Why do restaurants and pubs persist with placing glass ketchup bottles on the table? Heinz describes them as ‘iconic’ – I think they’re just ‘awkward’.
Maybe it’s a first-world problem, but it’s one that always gets me in a twist nonetheless. Whenever I’m out for lunch, I come across the glass ketchup bottle and awkwardness always ensues.
According to the timeline on the Heinz website, the glass bottle started to take shape as far back as 1890. ‘The same style bottle can be found today in restaurants across the country’, states the accompanying text. And that’s definitely true.
A fun ketchup fact for you: did you know that ketchup exits the glass bottle at .028 miles per hour? Except for when it doesn’t exit the bottle at all – so basically every single time you attempt to use it. This results in a series of embarrassing attempts to coax it out in the most dignified way possible – not an easy task.
Usually this leads to several shakes of the bottle and a few firm taps, before eventually tempting enough sauce towards the top so that it’s possible to make contact with your knife. Congratulations, you can now smear it on your food like butter! And that’s when it goes smoothly… the alternative is much, much worse.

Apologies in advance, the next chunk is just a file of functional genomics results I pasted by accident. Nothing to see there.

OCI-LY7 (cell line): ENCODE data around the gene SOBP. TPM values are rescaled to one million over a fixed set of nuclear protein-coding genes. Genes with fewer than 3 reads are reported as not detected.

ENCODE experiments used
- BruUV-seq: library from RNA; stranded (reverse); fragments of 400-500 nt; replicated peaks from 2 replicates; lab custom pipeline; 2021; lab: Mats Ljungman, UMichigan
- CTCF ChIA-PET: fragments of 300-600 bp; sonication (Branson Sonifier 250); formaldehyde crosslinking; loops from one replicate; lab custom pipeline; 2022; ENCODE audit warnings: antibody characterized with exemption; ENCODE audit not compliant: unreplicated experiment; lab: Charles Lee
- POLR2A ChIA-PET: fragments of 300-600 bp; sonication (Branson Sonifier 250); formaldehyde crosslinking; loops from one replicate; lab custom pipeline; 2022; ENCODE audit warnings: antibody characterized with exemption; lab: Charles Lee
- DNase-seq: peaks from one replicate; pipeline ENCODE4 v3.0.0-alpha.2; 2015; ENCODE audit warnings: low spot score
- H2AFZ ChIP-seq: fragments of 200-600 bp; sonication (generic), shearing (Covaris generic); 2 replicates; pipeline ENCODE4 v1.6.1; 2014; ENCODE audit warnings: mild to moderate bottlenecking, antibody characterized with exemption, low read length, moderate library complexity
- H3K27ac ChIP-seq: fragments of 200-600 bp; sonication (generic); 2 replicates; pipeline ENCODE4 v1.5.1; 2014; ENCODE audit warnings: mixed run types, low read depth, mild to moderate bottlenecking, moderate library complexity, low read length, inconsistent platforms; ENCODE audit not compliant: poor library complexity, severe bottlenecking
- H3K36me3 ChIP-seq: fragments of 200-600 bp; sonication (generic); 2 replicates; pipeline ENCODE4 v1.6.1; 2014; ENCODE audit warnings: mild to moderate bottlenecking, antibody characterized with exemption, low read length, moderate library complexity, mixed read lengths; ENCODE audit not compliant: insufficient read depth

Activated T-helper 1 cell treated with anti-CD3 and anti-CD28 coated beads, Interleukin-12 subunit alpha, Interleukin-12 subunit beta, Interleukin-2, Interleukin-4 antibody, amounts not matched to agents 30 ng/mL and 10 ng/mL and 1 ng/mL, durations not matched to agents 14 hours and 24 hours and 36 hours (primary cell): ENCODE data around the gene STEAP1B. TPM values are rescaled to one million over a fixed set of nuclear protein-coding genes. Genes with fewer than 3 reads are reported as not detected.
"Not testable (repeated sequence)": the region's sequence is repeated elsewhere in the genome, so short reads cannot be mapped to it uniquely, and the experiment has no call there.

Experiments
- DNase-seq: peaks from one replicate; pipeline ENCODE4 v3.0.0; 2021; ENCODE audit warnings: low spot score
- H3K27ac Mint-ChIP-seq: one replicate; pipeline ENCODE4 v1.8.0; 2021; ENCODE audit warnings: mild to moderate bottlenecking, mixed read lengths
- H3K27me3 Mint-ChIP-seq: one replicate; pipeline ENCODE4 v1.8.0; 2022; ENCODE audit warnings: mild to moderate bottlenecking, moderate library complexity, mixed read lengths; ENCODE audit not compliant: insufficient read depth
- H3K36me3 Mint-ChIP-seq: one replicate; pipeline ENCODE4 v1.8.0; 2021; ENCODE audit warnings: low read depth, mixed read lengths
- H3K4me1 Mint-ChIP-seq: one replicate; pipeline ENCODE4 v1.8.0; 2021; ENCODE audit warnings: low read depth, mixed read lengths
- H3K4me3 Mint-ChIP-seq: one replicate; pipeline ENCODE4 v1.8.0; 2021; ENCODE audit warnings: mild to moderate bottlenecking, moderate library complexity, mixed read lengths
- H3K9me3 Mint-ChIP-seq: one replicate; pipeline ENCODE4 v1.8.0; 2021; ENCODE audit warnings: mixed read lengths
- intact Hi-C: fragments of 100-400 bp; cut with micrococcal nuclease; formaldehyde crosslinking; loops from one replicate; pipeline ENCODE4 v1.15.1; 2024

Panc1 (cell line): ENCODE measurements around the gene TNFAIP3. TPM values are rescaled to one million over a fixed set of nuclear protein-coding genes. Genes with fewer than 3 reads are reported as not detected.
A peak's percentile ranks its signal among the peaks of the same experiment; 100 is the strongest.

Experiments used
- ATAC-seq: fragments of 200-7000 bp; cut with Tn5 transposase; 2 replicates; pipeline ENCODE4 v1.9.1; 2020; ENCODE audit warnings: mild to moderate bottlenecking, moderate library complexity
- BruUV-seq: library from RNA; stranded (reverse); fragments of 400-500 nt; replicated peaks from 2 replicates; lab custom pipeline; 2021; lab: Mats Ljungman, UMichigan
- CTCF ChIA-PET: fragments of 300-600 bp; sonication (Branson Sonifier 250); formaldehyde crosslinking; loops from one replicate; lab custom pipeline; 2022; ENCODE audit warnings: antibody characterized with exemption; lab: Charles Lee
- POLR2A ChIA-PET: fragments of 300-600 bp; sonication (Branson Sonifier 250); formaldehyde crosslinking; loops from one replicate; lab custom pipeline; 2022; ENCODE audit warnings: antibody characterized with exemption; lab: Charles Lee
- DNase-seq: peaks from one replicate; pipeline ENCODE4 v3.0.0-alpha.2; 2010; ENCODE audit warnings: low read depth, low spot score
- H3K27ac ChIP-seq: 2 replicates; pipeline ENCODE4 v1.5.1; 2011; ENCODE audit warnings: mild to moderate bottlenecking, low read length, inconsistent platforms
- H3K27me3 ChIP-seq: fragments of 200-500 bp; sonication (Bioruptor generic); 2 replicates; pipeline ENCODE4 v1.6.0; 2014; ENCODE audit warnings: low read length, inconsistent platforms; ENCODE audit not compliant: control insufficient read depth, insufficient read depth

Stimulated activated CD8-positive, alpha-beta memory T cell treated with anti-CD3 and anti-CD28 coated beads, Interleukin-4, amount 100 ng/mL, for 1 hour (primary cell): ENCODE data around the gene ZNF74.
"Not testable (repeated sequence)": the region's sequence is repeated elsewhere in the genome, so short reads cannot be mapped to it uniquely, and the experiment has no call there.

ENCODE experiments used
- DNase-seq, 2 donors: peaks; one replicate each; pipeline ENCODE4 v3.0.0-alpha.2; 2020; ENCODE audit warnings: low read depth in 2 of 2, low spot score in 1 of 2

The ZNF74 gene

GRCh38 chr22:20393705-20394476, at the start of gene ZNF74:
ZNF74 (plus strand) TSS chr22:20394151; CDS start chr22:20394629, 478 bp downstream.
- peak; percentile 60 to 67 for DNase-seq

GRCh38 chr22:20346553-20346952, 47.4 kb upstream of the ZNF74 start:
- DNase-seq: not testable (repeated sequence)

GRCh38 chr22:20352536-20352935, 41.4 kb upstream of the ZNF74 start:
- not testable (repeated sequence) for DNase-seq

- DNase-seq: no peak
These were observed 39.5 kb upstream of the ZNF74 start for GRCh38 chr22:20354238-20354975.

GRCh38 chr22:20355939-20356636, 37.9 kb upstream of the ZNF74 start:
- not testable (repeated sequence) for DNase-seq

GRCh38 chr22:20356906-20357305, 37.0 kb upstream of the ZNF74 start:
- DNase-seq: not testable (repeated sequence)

Your taps of the bottle prove so effective that its entire contents rush out (probably somewhat quicker than .028 miles per hour), turning your face as red as your food.
But it doesn’t have to be this way! In 1983 Heinz’s first plastic ketchup bottle hit the shelves – easy to squeeze and with no chance of completely ruining your food.
And if that wasn’t enough, the plastic bottle was given an upgrade in 2002 with the first ever upside-down version. We’d come a long way in 112 years. Another fun ketchup fact for the dinner table: the upside-down innovation reportedly earned its inventor $13m.
End the awkwardness
So why can’t restaurants embrace the plastic bottle and save their customers all the embarrassment and awkwardness? I’ve been told that the glass bottle is classier, more dignified, and of course ‘iconic’. But there’s nothing classy or dignified about the motions it puts you through when you sit down to eat in a public place.
And how upmarket can a restaurant really be where the option to put ketchup on your food (let’s face it – it’s probably chips) exists in the first place? Maybe there’s a darker reason – glass bottles can be washed… might there be some re-filling of the bottles with cheaper alternatives when they’re finished?
Maybe I’m thinking about it too much, but whatever the reason, are you as fed up with the glass bottle as I am?